What came of it: Food Lion claims the broadcast cost the company somewhere between $1.7 billion and $2.5 billion in lost sales and dips in its stock price. After initially winning its case against ABC in a North Carolina Federal District Court—a $5.5 million jury-determined damages was eventually reduced to $315,000—appeals brought the figure down dramatically to $2, a virtual victory for ABC. As the Times reported in 1999: “Only $2 of the original damage award remained untouched by the later rulings, including the jury’s award of $1 to Food Lion because the journalists trespassed on the supermarket chain’s property and $1 because they breached their legal duty of loyalty to their employer.”

Our thoughts: ABC claimed it contacted more than sixty on-the-record sources to discuss Food Lion’s practices; it also had aired several interviews with Food Lion employees as part of its report. Presumably then, they had a story without the hidden-camera footage. And it’s true that its employees were dishonest when they filled out their forms. So there is ethical grayness here. Clearly, ABC wanted the footage because it was sensational—Primetime Live had made hidden camera investigations their bread and butter. But unlike some of the other cases, this instance, like the slaughterhouse exposé, was almost entirely unmanufactured. The producers were simply observing Food Lion’s practices, none of which were baited by the journalists there undercover. That was until the footage made it to the editing suite—a CJR report from July/August 1993 noted that in TV’s “insistence on brevity,” sometimes “context gets left on the cutting room floor.” Russ W. Baker tells readers that one segment which showed a worker heard saying she didn’t know how to clean the meat saw; Primetime Live had edited out the part where she said it wasn’t her job to clean it. Still, debatable whether the segment would have had nearly the impact that it had—a positive impact in that it shed a great deal of light on dangerous practices—had the footage not been there to air. And Baker at the time concluded that Primetime Live’s evidence was mostly sound.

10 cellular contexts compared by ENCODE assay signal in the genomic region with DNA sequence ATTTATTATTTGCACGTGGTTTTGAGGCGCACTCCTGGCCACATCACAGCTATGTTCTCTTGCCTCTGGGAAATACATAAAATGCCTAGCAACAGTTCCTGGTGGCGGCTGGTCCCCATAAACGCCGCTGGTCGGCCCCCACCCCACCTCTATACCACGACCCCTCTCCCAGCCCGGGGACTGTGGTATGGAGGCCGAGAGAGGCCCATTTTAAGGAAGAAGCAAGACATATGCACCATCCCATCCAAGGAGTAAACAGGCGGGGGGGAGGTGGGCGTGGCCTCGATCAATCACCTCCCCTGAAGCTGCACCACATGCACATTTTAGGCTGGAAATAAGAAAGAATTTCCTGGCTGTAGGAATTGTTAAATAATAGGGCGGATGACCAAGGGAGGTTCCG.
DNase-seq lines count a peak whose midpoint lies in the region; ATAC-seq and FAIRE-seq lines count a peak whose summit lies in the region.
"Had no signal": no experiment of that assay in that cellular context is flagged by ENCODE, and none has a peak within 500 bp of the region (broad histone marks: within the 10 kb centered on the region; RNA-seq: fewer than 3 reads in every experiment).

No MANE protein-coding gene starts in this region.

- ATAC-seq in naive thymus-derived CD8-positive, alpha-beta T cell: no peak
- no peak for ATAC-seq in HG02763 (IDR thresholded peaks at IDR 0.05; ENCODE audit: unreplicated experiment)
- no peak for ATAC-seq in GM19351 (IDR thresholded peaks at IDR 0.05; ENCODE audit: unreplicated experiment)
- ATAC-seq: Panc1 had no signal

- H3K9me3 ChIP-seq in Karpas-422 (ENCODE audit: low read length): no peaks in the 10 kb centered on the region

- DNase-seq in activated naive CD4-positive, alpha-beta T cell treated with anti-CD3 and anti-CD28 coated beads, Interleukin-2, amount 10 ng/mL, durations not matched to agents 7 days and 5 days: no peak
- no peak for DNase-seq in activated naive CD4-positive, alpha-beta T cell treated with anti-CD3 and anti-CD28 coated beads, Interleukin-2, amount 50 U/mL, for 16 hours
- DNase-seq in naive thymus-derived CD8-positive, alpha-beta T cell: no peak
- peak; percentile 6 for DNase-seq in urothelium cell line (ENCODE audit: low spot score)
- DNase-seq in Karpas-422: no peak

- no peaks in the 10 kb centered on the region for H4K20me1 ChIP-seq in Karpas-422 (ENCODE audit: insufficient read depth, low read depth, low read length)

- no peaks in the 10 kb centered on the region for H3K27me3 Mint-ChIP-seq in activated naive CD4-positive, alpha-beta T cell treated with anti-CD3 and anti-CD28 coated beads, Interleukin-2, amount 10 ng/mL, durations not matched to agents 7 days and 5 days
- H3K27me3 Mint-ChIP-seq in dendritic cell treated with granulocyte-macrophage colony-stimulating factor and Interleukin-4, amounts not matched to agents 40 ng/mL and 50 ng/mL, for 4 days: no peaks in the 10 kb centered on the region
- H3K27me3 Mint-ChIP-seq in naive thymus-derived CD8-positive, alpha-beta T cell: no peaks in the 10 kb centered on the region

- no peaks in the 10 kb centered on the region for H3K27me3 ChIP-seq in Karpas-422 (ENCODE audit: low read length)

In the article, Baker makes a more general point which we might keep in mind in considering all of these examples. (At least those involving hidden camera lurking in the folds of a shirt or the curls of a wig.)

It is hard not to wonder whether the tight focus of the hidden camera leads journalists into a typical trap—zeroing in on a villain when the problem is systemic. PrimeTime clearly explained that Food Lion’s harsh labor policies encouraged employees to cut corners. But while PrimeTime was focusing on Food Lion, Atlanta’s WAGA-TV was in the midst of a six-week hidden camera investigation that documented alleged violations in every one of twenty metro Atlanta supermarkets it surveyed.

*Note: this originally read just “143 pounds of beef.” As commenter Thimbles pointed out, it should actually be 143 million.

Joel Meares is a former CJR assistant editor.